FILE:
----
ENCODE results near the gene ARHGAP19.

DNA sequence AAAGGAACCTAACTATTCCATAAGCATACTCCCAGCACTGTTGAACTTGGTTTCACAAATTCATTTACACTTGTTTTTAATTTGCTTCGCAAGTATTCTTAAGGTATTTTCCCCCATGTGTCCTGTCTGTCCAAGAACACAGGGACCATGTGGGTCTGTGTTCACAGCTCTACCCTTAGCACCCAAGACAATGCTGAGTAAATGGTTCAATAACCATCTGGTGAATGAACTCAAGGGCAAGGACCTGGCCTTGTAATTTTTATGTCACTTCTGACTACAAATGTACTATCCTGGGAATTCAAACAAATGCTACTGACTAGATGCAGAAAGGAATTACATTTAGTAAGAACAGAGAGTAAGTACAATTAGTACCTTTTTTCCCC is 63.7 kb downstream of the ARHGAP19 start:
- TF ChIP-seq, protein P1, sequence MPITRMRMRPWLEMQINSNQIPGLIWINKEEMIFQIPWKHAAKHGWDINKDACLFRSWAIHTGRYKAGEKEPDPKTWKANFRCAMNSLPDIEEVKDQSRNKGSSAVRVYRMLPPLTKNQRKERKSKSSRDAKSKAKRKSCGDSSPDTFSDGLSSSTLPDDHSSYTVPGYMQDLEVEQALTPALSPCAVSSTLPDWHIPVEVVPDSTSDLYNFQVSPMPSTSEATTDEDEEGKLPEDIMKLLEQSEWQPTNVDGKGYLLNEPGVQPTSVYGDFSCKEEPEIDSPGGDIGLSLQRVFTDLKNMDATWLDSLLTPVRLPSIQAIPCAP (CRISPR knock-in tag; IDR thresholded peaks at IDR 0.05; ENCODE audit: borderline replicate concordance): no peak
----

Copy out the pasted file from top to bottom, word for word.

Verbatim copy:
ENCODE results near the gene ARHGAP19.

DNA sequence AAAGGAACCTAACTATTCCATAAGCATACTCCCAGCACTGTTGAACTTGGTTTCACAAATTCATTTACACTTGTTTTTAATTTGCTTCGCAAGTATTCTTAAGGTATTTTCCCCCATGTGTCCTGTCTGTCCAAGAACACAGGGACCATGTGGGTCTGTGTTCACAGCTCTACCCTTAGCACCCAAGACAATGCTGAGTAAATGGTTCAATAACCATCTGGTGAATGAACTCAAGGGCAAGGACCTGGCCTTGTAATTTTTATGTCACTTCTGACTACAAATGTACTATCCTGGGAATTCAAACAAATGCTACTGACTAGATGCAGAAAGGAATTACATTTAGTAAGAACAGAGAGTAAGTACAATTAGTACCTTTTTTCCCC is 63.7 kb downstream of the ARHGAP19 start:
- TF ChIP-seq, protein P1, sequence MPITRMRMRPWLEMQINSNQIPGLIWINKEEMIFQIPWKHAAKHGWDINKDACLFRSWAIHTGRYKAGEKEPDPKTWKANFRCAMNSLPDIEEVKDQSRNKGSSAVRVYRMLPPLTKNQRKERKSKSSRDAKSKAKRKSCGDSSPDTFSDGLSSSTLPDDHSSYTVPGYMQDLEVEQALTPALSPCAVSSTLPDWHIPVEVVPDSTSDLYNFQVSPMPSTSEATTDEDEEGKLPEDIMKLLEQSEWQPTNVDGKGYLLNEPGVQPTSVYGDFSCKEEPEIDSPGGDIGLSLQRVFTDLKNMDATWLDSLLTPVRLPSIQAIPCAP (CRISPR knock-in tag; IDR thresholded peaks at IDR 0.05; ENCODE audit: borderline replicate concordance): no peak